The mine is a proposed, $800-million gold-copper mine near Williams Lake, owned by Taseko Mines. Over a projected 20-year life, including construction, it would generate revenues of $1.7 billion for the federal government and $3.4 billion for provincial coffers.
That’s a major contribution that could help governments offset declining tax revenues and mounting deficits.
The mine will generate $388 million in Gross Domestic Product in each of these 20 years, adding 0.3% to the provincial GDP. Production revenues of $7 billion expected over the mine life will be largely seen in exports. Keep in mind that our industry exports 75% of its products, primarily to Asian markets, and accounts for most of BC’s port and rail traffic.
New mines will help reverse BC’s significant negative trade balance and mining is one of the only sectors with growing exports, countering a potentially alarming trend in British Columbia.
As for jobs, this one mine alone will generate an estimated 60,000 personyears of employment in BC during its 20-year operating life.
These will be high-paying jobs, as earnings in BC’s mining industry average $122,800 per year. That’s 44% higher than forestry workers, and 42%, 35% and 33% higher respectively than workers in the manufacturing, finance and construction sectors.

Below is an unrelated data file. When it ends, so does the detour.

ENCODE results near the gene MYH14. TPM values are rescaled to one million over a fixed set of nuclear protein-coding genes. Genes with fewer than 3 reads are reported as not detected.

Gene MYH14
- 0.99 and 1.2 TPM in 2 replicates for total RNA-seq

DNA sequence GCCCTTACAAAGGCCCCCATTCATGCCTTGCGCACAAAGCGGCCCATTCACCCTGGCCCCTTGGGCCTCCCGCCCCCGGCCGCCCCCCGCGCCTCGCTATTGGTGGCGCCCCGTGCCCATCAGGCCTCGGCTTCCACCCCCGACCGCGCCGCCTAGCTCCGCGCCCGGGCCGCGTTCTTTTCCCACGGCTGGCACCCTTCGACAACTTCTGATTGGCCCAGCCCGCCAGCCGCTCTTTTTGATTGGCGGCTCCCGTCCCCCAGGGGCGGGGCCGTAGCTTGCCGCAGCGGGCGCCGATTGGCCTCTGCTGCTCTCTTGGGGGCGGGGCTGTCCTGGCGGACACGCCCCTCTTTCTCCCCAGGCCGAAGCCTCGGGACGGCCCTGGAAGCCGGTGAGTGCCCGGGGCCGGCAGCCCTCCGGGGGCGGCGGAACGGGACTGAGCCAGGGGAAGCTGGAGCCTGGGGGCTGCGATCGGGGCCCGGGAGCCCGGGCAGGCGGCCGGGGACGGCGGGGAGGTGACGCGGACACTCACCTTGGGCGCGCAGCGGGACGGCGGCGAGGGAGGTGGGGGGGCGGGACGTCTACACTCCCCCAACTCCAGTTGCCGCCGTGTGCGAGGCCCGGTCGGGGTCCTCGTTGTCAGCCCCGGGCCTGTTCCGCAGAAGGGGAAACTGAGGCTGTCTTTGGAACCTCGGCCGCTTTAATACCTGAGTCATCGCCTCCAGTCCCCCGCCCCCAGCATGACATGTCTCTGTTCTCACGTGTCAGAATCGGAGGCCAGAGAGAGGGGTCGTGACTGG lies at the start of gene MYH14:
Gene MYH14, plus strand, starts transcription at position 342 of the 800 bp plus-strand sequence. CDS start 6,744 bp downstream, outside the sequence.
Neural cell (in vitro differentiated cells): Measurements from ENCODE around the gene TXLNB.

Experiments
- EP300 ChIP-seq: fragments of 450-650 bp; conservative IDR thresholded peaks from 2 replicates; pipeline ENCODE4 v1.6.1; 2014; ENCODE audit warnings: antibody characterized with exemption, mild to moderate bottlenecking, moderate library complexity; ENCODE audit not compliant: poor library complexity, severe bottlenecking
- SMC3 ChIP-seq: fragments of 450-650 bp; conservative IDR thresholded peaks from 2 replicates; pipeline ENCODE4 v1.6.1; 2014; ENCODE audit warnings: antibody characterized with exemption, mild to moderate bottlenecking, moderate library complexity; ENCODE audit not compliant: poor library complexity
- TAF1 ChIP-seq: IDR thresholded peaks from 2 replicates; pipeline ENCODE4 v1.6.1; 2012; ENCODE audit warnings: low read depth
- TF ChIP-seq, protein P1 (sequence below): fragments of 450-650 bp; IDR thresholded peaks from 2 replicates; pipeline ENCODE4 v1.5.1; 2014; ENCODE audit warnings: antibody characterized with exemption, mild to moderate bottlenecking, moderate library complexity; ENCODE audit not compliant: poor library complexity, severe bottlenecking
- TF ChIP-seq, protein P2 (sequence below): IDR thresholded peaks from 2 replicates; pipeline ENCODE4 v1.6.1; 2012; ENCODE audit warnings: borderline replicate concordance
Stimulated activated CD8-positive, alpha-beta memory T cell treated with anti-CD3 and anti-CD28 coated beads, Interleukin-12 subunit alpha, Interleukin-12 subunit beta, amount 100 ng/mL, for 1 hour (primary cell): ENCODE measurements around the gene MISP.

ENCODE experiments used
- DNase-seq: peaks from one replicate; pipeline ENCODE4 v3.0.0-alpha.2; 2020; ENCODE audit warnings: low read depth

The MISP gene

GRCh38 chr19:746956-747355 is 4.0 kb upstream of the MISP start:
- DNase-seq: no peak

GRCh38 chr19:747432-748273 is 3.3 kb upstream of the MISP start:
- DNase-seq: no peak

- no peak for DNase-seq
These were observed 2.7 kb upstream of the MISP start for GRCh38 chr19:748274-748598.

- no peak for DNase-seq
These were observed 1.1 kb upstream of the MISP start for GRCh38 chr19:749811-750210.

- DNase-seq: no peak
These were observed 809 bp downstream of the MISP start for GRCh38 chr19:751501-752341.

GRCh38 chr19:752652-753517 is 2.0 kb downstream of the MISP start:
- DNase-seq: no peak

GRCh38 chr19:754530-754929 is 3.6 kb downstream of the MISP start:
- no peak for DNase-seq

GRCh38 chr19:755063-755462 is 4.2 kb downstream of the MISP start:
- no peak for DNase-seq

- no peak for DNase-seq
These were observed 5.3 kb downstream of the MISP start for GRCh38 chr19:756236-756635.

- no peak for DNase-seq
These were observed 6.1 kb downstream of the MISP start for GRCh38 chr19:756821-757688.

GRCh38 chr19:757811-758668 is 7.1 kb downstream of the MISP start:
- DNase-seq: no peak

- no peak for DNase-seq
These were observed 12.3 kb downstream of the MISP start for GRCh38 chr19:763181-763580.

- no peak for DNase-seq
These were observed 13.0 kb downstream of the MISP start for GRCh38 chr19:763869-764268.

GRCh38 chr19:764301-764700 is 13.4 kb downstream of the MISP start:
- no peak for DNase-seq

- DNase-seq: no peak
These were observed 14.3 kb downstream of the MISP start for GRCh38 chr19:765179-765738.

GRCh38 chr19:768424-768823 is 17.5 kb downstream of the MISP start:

They will be safe jobs, as mining is the safest heavy industry in BC, thanks to rigorous safety campaigns implemented by companies and industry
associations. And they will be skilled jobs, reflecting the fact that mines today are highly mechanized and rely on advanced technologies to make them the most productive in the world.
A new mine such as Prosperity would invest more than $1 billion in machinery and equipment over the mine life, which is welcome news for the
province’s 700 mining suppliers.
BC’s next generation of mines will have the highest environmental standards and be the most socially progressive mines in the world, reflecting our industry’s commitment to operate within a sustainable development framework.
This has been accomplished through public consultation and engagement to ensure that those most affected by new mines will benefit most in terms of jobs, training and business opportunities.
Along with other industry associations, MABC has worked hard to forge strong and progressive relationships with First Nations in British Columbia. Mining companies have pursued the same objective through cooperative agreements for specific projects.
The BC government has been a leader as well — the first in Canada to negotiate revenue-sharing agreements with First Nations for major new mine projects, and we should see the first of these agreements in the near future between New Gold Afton and the Kamloops Indian Band.
Mining today is the largest private sector employer of Aboriginal people, providing more jobs than forestry, fishing or any other industry
Visit many modern mines today and you’ll find Aboriginal men and women working on site as drillers, truck drivers, technicians or in the skilled trades. You’ll find Aboriginal-owned businesses that provide supplies and services to mines near their communities. We’re now starting to see more Aboriginal men and women in senior and professional roles at mining operations, a welcome trend that we need to actively encourage.